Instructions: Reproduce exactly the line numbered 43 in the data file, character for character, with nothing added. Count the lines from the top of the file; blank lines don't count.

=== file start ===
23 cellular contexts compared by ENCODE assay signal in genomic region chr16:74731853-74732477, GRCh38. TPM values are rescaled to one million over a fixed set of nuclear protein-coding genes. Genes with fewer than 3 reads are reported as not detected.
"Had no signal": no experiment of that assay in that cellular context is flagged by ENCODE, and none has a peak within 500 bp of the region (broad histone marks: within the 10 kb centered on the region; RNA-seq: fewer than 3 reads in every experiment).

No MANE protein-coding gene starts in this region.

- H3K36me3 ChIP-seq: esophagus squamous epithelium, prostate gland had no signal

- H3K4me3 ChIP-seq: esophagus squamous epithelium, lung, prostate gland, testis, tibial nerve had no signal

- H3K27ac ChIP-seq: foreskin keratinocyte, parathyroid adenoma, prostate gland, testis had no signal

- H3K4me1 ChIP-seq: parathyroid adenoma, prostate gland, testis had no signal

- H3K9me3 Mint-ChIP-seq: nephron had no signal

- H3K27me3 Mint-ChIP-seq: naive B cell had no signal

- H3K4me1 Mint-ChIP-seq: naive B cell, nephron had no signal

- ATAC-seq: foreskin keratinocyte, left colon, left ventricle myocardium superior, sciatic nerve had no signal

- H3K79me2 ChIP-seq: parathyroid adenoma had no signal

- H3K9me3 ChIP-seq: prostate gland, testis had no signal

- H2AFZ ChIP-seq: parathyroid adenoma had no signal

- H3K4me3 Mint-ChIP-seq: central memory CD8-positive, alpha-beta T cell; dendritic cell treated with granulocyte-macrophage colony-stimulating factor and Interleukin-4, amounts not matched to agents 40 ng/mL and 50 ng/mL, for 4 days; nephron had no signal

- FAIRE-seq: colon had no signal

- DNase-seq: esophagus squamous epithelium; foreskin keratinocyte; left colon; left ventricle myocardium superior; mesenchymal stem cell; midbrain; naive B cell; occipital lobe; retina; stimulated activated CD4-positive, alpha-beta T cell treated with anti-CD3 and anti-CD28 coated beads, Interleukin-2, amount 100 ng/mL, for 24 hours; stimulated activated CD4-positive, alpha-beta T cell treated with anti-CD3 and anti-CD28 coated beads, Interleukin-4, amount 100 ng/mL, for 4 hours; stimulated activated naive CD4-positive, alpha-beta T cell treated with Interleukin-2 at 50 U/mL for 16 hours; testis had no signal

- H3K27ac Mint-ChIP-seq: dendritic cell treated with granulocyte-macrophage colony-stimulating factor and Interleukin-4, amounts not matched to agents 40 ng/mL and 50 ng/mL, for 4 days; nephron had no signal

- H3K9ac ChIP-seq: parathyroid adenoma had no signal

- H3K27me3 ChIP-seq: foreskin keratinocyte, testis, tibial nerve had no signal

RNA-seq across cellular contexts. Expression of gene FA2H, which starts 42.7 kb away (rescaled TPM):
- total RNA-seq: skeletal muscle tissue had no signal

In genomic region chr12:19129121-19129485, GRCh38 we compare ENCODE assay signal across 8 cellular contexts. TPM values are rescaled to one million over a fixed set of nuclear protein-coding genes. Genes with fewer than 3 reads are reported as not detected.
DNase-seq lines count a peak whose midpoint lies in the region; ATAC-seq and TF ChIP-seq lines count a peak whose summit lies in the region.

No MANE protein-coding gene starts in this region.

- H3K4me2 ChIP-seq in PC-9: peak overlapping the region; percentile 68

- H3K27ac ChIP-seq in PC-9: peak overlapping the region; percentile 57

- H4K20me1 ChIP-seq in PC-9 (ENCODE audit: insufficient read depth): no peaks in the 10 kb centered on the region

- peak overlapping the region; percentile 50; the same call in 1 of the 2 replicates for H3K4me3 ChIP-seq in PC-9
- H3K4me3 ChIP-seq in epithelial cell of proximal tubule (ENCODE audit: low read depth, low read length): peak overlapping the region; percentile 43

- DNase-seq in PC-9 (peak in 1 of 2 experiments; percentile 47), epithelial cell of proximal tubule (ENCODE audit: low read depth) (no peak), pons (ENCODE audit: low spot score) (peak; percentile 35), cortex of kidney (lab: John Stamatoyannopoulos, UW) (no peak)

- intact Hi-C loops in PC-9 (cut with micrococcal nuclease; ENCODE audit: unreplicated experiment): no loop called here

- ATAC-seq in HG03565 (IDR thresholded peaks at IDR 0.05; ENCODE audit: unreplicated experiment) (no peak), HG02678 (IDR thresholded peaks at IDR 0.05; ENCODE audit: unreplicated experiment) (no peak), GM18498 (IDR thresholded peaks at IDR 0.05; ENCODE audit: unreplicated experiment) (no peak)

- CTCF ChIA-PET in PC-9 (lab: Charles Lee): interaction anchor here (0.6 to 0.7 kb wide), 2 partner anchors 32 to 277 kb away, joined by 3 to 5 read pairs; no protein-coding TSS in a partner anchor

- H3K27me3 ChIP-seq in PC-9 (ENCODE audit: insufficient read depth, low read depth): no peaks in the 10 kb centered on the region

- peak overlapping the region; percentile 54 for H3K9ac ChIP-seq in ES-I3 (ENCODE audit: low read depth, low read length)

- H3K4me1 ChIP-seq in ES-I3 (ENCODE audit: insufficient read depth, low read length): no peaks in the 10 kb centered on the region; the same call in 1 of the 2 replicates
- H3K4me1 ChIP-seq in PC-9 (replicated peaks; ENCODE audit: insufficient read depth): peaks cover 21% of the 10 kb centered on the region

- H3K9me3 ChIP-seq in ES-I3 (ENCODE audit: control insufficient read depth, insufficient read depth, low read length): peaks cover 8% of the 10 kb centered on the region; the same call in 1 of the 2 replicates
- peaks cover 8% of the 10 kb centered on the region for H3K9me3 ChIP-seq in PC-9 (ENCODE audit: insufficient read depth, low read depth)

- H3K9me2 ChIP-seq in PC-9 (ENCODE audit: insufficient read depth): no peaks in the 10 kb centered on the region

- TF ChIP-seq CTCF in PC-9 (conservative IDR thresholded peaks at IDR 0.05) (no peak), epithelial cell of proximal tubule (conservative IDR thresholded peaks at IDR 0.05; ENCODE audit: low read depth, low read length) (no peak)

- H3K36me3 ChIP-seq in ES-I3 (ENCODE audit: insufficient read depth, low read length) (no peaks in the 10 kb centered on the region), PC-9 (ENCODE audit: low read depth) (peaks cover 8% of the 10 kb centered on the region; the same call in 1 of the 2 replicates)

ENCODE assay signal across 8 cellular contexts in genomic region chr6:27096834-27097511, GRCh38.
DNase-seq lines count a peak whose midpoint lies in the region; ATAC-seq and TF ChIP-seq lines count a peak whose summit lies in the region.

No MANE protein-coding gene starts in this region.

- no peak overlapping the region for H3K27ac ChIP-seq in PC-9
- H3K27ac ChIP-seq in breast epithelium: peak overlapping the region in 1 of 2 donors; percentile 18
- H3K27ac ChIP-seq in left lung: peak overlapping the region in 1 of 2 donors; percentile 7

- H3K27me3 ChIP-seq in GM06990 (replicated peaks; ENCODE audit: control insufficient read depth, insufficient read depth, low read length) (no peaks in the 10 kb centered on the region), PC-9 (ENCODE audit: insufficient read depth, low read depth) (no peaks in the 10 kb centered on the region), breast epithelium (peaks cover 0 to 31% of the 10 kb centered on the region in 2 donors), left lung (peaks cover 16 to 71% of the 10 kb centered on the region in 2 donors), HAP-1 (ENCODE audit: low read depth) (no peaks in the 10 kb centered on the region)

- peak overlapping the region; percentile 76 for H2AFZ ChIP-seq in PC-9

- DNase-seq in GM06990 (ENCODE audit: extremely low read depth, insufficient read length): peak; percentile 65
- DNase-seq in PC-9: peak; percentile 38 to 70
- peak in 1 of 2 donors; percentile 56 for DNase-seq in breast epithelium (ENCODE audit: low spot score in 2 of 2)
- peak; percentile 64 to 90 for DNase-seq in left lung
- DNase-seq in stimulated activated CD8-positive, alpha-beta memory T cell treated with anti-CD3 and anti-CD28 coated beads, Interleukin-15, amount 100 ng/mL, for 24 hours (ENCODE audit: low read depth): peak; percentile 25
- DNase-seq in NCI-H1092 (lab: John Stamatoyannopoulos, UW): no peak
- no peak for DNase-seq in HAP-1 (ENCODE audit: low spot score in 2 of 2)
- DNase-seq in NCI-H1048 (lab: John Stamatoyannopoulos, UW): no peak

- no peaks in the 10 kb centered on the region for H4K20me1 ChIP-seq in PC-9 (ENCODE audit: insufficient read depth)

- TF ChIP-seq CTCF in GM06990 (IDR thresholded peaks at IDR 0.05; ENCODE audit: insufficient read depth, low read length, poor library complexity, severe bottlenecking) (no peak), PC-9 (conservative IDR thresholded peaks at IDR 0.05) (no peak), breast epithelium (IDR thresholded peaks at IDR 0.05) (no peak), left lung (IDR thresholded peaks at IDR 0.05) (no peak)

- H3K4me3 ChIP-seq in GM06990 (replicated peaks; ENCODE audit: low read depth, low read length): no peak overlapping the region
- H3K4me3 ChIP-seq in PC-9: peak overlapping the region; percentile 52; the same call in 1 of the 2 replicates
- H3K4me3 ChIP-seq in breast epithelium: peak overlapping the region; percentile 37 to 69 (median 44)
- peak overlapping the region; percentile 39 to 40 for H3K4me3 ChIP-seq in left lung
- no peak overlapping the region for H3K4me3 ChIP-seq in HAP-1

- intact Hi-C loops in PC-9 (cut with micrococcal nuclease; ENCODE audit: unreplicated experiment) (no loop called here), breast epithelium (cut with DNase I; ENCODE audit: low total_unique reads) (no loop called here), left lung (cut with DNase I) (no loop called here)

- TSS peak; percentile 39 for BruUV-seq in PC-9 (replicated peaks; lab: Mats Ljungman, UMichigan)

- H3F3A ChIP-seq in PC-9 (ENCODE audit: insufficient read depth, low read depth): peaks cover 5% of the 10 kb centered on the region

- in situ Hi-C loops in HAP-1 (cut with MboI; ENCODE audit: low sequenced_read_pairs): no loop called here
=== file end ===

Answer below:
- H3K36me3 ChIP-seq in ES-I3 (ENCODE audit: insufficient read depth, low read length) (no peaks in the 10 kb centered on the region), PC-9 (ENCODE audit: low read depth) (peaks cover 8% of the 10 kb centered on the region; the same call in 1 of the 2 replicates)